TweetDeck is still the most used third party Twitter client, with around 20% of Twitter users opting for the TweetDeck experience rather than the normal experience.
In the past few months, Twitter has went from a relaxed API manager to a strict API manager, stopping deployment of third party applications or at least lowering the amount they can do.
This is all due to Twitter’s growth and how the company sees the future, if 40% of Twitter users are connecting to the social network via a foreign third party application, it could look a little bad when the social network finally goes public.
TweetDeck was acquired by Twitter in 2011 for £25 million, after TweetDeck started flying up the charts for Twitter usage. We doubt Twitter will end the application support any time soon, even though they are currently stopping third party applications from using Twitter API so easily.
TweetDeck API development halted
Twitter announced TweetDeck AIR, Android and iPhone would be discontinued in the coming months and Facebook integration would stop.
The company states the reason for this purge is to make sure they are focusing on the core development of TweetDeck, as the vast majority of users seem to only want a web based experience.
Twitter will also be discontinuing support for v1 of Twitter’s API, which the AIR, Android and iOS applications all run. The TweetDeck apps will have major problems leading up to the final end date, sometime in May, because of the lack of support for v1.
One of the great features about TweetDeck is the ability to manage a lot of different accounts and even Facebook accounts, we are sad to see the support for Facebook will be discontinuing.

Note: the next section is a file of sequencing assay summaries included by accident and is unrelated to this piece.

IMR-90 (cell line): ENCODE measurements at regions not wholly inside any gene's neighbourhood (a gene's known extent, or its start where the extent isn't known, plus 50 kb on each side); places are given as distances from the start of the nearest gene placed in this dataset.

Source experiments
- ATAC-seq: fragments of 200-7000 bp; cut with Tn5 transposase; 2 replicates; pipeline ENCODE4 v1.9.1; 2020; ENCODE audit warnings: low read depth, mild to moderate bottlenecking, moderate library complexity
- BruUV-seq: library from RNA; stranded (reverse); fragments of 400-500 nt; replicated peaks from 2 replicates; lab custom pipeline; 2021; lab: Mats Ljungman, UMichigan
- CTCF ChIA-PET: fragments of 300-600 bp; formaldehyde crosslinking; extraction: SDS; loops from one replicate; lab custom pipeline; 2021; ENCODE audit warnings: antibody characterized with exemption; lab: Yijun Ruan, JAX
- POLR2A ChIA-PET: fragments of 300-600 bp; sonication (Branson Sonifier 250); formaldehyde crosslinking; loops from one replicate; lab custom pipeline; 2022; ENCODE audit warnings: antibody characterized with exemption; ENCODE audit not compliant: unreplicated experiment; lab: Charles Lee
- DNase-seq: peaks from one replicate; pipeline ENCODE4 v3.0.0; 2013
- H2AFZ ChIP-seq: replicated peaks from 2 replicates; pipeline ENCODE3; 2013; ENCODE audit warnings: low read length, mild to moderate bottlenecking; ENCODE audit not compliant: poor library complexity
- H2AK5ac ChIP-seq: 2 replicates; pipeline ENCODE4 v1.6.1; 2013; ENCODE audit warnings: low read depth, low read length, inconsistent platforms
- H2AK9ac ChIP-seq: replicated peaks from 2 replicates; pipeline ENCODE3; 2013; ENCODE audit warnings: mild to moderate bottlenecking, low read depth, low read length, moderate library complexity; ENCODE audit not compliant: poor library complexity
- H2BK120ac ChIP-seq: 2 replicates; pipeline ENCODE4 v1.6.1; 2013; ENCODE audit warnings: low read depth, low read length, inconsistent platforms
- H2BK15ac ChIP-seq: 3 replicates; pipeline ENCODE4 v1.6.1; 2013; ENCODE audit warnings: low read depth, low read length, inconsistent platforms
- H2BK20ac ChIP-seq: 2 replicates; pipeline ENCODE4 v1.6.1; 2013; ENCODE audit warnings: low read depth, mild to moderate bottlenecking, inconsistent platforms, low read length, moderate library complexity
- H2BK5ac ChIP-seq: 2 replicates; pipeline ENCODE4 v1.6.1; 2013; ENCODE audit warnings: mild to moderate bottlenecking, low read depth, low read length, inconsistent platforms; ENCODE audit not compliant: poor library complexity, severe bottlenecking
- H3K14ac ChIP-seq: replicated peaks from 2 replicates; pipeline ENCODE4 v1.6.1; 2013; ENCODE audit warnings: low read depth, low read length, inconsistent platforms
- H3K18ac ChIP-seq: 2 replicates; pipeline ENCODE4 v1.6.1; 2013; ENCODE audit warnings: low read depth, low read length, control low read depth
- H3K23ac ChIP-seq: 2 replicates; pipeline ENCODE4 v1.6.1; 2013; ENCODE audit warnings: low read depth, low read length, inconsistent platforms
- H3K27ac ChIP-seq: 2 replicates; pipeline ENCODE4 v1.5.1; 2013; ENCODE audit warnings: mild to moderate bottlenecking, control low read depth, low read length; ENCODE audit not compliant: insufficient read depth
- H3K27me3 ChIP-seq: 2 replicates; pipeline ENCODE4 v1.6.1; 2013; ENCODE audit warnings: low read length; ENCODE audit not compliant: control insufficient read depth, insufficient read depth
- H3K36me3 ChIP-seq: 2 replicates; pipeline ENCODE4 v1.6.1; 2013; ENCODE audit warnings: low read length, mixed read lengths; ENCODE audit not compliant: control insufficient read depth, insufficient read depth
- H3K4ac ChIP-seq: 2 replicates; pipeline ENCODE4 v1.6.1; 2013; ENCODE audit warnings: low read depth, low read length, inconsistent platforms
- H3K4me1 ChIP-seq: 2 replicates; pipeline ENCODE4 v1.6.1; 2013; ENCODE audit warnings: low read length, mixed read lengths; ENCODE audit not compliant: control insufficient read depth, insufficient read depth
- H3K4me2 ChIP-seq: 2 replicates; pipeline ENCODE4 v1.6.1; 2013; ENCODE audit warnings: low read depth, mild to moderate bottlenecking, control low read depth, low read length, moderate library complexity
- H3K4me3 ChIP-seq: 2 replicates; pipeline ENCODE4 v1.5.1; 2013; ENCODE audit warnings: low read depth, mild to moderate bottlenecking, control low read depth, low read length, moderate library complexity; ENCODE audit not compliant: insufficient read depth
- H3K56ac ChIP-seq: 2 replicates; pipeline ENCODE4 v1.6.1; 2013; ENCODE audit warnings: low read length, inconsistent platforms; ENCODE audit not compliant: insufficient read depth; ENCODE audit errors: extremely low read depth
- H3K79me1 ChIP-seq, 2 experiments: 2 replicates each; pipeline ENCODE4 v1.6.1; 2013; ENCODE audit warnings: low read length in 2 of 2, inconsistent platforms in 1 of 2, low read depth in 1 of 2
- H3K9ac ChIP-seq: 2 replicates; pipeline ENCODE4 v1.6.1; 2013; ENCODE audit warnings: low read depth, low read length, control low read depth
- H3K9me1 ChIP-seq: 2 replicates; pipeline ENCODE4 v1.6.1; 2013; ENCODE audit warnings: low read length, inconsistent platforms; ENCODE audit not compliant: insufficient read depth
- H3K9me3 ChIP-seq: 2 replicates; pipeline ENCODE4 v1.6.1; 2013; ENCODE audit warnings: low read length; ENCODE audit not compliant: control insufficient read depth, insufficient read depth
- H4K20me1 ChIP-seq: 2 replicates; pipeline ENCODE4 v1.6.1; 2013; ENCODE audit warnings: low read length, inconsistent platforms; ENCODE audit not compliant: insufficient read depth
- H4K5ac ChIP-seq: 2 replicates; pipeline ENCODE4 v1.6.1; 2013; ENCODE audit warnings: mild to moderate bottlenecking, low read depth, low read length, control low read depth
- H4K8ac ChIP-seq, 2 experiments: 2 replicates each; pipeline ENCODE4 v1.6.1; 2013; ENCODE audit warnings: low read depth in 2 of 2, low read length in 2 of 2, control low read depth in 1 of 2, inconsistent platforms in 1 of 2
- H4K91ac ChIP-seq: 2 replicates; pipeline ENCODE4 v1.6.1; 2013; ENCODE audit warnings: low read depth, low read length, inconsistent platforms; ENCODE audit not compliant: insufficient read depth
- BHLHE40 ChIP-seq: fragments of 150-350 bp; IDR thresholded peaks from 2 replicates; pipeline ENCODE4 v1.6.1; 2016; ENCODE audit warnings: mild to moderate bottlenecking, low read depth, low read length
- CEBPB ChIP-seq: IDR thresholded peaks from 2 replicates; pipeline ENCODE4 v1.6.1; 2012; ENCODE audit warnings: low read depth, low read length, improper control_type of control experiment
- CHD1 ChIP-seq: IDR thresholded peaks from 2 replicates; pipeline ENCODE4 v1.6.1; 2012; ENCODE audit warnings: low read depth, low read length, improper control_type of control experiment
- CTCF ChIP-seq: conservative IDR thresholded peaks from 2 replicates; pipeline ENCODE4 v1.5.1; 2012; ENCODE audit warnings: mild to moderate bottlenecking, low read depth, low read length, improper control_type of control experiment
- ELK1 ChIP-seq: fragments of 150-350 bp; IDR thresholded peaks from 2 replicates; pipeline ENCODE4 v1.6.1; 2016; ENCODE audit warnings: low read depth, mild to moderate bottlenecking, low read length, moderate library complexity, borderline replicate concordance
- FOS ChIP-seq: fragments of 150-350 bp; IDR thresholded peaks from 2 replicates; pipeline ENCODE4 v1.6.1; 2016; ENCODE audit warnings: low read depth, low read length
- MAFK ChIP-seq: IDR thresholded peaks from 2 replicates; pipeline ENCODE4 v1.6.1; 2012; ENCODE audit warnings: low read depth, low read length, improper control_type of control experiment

TweetDeck is built for core users and the best experiences will come on the web based applications, which Twitter will be doubling down on in the coming months.
Twitter will still be available for mobile and the company is working hard making their mobile applications a step above the rest, although in recent years they have not had the best success on mobile.
Future for TweetDeck
Twitter will not be shutting down TweetdDeck or try to dissesemble the team, it seems they have found a way to work harder on the places TweetDeck shines.
Some users may be disappointed with these changes, but in a business sense taking AIR, iOS and Android out of the equation will save the company a lot of time and money.
Instead of developing for AIR, iOS and Android, as well as for the web and Chrome, they can stick with the two platforms most used for TweetDeck.
Twitter claims they have made some great feats with the Chrome application and TweetDeck for the web that will keep everyone happy and that they will start working on new Windows 8 and Mac applications for release soon.